Did you know some elements even had former names? One element was even named in a way to raise awareness of a political issue.
While a lot of elements were in fact named after people, quite a few were named after mythological creatures and gods. Examples: Titanium , Uranium (named after Uranus, the Greek god of the sky), and Neptunium*.
*Neptunium was named after the planet Neptune which was in turn named after the Greek god.
Element 93, Neptunium, was originally named bohemium, ausonium, and sequanium by three separate “discoverers” of Neptunium. Only problem is, they never actually discovered the element. The element wasn’t truly discovered until 1940 at which point it was proven to exist and was named.
The name Neptunium was originally considered for the element named after the country of Germany, Germanium.
Marie Curie is most known for her work with radioactive elements, most notably Radium. In fact, one element she discovered was originally named Radium F. Can you guess which element that is? Keep reading to find out!
One element was named partly in order to raise political awareness. Marie Curie was from Poland. At the time of her discovery of “Radium F” Poland was yet to be recognized as a country. So what did she do to raise awareness and pay homage to her homeland? She named “Radium F” Polonium.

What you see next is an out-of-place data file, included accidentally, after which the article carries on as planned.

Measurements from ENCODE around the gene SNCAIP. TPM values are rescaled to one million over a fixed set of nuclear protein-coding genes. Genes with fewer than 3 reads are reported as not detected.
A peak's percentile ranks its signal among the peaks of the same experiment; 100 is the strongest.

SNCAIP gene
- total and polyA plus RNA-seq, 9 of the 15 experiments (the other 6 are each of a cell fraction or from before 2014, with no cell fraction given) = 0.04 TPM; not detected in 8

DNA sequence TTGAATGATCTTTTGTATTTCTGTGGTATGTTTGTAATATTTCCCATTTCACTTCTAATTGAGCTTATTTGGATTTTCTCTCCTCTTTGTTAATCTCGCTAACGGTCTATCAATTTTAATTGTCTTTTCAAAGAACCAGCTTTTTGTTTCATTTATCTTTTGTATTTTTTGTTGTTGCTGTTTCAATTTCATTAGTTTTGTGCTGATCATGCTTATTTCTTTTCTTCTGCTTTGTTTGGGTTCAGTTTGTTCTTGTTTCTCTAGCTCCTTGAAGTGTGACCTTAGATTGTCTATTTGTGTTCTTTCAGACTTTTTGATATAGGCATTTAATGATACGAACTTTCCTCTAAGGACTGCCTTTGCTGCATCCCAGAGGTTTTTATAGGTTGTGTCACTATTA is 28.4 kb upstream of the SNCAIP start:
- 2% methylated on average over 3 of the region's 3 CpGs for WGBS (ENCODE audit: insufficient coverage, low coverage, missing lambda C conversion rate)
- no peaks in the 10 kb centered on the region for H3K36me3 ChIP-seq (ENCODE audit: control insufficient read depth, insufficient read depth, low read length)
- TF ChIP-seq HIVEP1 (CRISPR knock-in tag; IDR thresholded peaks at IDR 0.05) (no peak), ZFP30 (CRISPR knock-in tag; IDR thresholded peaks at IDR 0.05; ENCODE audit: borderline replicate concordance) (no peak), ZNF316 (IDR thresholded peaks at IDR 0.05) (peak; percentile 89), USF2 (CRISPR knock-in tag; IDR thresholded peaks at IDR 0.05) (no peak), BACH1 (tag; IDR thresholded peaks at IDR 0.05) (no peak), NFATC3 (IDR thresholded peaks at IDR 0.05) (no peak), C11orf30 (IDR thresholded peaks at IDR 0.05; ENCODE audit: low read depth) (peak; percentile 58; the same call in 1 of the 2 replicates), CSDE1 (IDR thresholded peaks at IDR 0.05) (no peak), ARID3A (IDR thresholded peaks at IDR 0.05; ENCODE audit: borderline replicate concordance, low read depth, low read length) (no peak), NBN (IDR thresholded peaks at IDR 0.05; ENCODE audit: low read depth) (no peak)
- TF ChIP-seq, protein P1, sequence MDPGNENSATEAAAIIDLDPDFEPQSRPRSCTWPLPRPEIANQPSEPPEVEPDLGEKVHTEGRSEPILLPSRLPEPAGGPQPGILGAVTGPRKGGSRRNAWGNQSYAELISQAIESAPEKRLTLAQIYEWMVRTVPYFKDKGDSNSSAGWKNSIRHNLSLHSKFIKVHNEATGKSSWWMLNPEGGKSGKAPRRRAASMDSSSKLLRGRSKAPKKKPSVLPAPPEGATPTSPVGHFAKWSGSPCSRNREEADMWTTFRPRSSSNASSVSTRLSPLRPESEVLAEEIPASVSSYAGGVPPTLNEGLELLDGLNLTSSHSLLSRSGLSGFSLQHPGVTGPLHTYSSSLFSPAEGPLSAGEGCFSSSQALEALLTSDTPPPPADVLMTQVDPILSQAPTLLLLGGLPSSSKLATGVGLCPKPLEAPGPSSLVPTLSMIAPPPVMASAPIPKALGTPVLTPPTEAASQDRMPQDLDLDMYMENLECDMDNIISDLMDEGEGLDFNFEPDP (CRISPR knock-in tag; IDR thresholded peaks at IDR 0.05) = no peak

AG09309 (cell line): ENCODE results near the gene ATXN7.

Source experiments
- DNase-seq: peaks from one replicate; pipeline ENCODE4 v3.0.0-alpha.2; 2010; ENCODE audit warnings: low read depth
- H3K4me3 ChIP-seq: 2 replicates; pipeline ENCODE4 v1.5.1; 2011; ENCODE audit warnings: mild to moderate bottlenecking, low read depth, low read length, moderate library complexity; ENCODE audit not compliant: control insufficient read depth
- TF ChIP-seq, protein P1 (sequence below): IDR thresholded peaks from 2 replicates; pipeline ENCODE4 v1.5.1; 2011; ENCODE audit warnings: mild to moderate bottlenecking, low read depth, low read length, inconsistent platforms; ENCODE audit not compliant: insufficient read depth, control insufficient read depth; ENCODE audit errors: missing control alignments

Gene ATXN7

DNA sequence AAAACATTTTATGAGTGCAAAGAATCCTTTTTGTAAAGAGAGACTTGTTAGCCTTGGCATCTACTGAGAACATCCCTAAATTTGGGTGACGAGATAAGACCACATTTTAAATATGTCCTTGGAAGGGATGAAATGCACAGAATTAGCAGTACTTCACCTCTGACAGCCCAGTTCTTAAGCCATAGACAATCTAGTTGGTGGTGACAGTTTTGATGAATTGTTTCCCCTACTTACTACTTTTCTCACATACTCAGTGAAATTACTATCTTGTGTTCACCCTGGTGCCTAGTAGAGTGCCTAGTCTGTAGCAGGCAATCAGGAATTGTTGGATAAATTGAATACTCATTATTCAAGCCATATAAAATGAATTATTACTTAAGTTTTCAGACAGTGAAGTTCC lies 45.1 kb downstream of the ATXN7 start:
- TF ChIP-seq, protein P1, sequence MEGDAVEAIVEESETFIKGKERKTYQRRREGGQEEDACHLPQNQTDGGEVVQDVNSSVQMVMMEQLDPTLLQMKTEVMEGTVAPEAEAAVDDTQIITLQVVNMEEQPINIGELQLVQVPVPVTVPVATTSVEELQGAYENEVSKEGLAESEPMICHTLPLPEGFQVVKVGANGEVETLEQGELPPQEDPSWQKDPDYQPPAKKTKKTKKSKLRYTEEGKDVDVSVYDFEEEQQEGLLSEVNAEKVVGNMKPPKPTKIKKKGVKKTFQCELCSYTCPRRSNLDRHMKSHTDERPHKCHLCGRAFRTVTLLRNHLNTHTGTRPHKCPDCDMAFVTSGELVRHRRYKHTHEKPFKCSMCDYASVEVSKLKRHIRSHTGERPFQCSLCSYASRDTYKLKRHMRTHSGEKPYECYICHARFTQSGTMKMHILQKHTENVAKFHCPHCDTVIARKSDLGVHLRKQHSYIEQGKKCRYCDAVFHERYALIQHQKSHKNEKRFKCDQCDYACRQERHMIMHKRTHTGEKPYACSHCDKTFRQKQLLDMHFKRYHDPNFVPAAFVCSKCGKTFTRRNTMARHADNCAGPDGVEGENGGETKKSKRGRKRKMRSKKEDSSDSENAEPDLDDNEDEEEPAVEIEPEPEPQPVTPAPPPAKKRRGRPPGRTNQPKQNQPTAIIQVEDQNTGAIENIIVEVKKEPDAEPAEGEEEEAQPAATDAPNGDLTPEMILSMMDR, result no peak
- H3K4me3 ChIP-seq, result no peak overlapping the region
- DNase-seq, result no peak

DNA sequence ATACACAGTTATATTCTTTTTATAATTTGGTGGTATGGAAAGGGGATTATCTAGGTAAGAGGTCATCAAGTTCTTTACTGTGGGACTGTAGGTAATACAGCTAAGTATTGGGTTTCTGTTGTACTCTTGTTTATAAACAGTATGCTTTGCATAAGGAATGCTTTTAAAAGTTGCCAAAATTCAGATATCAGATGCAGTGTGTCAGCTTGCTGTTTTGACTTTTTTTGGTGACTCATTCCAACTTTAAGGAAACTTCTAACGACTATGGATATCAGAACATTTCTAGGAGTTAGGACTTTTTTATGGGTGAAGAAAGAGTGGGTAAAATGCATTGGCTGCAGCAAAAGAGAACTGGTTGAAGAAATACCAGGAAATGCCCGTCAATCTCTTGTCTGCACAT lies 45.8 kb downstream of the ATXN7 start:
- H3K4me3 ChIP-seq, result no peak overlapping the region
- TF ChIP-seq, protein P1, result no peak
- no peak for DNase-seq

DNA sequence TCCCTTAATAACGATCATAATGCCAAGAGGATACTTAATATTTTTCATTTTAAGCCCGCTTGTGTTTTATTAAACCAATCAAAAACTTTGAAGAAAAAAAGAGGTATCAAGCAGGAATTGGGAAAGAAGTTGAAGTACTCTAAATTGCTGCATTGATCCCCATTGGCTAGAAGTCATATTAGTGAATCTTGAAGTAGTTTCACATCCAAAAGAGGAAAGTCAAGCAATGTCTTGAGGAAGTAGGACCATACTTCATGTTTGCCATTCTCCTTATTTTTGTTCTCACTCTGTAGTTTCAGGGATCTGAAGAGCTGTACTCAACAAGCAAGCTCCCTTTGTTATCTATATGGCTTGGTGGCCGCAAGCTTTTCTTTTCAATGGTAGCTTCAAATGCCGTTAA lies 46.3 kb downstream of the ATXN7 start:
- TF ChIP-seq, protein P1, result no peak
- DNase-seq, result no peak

Is it Aluminium or Aluminum (notice the -ium and -um endings)? Actually, it’s both. It’s pretty much only in America that you will hear Aluminum, but why? In the early 1900s a gentleman named Charles Martin Hall (interesting guy, by the way) discovered a procedure for easily and inexpensively producing aluminum (or aluminium). While the patent for his process uses the spelling “aluminium,” the advertisements for the process read “aluminum.” Why the difference? The American spelling had less syllables and was therefore easier to say and remember, but it may have simply been misspelled.
Periodic Tales by Hugh Aldersey-Williams
Wikipedia (the respective pages of each element)
Neptunium Trivia from: Peppard, D. F.; Mason, G. W.; Gray, P. R.; Mech, J. F. (1952). Journal of the American Chemical Society 74 (23): 6081. DOI:10.1021/ja01143a074.
[Photo Credit] euthman